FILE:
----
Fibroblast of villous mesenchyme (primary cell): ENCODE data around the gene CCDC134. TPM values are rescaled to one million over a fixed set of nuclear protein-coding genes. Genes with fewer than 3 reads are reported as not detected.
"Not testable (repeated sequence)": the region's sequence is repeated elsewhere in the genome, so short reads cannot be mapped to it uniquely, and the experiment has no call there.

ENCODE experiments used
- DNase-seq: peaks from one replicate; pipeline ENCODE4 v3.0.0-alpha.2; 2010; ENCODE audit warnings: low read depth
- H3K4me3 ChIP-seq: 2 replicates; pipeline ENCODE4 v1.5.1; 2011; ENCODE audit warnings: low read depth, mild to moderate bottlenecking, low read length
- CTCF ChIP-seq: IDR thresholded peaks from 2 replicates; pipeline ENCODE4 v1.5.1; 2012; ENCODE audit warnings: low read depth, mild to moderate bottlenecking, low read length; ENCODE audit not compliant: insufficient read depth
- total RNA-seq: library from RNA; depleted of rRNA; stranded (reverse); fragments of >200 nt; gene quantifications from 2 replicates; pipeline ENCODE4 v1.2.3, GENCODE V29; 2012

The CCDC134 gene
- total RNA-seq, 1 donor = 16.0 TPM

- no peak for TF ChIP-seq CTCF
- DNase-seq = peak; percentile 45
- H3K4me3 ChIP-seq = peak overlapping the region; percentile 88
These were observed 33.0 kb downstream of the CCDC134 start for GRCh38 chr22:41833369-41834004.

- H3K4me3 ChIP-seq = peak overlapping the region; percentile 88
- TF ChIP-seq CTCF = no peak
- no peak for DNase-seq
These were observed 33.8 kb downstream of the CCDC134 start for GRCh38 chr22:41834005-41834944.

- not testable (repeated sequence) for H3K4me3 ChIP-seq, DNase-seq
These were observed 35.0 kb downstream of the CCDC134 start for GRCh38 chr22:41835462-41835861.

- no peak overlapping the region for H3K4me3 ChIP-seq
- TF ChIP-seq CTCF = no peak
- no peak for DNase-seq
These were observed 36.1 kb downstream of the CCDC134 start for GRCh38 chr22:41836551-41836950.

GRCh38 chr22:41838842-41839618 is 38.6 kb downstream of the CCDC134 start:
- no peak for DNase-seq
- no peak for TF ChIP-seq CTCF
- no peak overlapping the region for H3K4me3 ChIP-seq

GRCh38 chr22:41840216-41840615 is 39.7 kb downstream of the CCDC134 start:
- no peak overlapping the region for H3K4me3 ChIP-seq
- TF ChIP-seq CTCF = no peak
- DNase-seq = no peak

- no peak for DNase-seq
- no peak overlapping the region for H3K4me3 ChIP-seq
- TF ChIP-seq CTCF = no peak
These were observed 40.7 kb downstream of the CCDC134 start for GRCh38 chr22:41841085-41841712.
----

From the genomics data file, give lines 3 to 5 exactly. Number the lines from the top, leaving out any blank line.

ENCODE experiments used
- DNase-seq: peaks from one replicate; pipeline ENCODE4 v3.0.0-alpha.2; 2010; ENCODE audit warnings: low read depth
- H3K4me3 ChIP-seq: 2 replicates; pipeline ENCODE4 v1.5.1; 2011; ENCODE audit warnings: low read depth, mild to moderate bottlenecking, low read length